None of this is to suggest we ignore the systemic problems that have persisted for too long. It is simply to offer an alternative means for generating the systemic change I think we might all agree upon. My two cents here…
Mike, If you could specifically point out what I have allegedly “conflated” here that would be super helpful. Thanks.
The Missoulian article lays out pretty clearly that of the $100 million in shovel ready work in the USFS’s Region 1:
“many of the jobs would involve cleaning up streambeds, obliterating roads, reclaiming abandoned mines, noxious weed control and other cleanup work left unfinished from previous timber operations.”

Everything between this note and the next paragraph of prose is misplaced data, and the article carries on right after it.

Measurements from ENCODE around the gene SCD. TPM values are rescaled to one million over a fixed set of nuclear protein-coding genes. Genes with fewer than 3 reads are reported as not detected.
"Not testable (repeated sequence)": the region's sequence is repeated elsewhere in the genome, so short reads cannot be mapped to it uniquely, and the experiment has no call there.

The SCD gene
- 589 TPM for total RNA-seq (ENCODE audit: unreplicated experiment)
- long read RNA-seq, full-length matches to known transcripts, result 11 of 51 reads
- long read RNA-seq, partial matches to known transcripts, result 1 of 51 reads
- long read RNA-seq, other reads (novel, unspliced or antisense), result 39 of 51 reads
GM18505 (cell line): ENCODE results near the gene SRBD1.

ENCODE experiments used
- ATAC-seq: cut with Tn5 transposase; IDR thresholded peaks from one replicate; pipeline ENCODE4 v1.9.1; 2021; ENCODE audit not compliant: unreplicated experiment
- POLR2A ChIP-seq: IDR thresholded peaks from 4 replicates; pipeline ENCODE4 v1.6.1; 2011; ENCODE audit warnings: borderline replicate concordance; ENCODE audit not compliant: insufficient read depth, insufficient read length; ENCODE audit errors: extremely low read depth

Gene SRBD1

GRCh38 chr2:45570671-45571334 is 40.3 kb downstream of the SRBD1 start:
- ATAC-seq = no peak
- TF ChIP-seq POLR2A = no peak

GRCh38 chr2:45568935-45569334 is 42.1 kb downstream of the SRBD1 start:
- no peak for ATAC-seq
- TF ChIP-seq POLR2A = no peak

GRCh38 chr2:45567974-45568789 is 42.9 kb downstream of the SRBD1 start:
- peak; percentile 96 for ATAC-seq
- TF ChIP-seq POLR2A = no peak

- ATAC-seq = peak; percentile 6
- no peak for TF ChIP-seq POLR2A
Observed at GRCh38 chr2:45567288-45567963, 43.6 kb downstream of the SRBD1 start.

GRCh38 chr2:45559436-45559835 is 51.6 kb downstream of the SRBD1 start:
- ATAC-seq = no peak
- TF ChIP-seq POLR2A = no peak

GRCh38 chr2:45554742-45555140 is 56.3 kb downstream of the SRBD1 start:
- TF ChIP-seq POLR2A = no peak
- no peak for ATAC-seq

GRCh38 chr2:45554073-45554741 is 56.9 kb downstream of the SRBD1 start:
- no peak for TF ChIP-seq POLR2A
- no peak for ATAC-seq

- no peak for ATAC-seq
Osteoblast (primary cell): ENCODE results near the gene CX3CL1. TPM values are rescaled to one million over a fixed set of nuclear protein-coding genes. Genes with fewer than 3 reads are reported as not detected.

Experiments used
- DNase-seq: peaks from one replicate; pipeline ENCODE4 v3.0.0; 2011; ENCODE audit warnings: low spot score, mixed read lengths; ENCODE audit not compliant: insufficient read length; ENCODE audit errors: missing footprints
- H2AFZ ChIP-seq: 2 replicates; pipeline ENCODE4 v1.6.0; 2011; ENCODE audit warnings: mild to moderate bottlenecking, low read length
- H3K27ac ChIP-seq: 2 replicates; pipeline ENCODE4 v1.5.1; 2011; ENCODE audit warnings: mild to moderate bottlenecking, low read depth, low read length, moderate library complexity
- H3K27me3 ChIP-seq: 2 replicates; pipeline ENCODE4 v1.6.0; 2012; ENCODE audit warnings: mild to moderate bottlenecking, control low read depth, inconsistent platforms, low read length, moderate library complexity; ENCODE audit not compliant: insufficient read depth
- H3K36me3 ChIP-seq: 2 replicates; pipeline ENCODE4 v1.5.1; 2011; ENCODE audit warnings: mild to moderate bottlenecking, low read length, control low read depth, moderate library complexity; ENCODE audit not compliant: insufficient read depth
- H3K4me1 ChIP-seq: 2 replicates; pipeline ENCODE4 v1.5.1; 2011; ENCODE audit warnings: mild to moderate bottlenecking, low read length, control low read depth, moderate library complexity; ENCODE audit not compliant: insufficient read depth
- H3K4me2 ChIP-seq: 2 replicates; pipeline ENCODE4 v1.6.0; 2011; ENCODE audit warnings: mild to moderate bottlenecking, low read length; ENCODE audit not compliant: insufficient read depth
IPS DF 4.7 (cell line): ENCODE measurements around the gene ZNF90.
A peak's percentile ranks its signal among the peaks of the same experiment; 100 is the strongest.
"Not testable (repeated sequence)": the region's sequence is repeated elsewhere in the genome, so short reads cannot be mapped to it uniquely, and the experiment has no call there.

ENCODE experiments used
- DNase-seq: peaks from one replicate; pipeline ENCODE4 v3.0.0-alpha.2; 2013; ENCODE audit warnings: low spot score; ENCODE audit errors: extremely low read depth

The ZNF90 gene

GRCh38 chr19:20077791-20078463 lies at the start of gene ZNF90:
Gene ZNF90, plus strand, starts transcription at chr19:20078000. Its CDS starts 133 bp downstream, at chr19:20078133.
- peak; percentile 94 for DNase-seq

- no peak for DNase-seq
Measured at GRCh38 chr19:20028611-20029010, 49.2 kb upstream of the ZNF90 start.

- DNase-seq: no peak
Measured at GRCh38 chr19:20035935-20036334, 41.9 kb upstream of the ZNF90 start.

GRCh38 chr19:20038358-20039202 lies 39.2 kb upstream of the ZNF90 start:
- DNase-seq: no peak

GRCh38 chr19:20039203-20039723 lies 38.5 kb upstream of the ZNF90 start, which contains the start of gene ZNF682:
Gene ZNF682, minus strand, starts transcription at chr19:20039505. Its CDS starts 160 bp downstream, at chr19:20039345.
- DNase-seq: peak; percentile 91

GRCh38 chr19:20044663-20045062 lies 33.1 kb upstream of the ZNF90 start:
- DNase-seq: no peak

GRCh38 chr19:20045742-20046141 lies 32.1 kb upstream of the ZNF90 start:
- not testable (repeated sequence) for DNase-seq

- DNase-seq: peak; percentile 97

When that article was written in January 2009, I remember that TWS and others were passing around a pretty detailed Forest Service-produced spreadsheet, which contained more detailed information about the unfinished, “shovel-ready” restoration work. That spreadsheet may have even included info about which timber sale or stewardship contract the unfinished work originated from. Unfortunately, I can’t locate that spreadsheet anymore, as I had a serious computer meltdown last winter. Perhaps someone at TWS still has it and could share it with us. Thanks.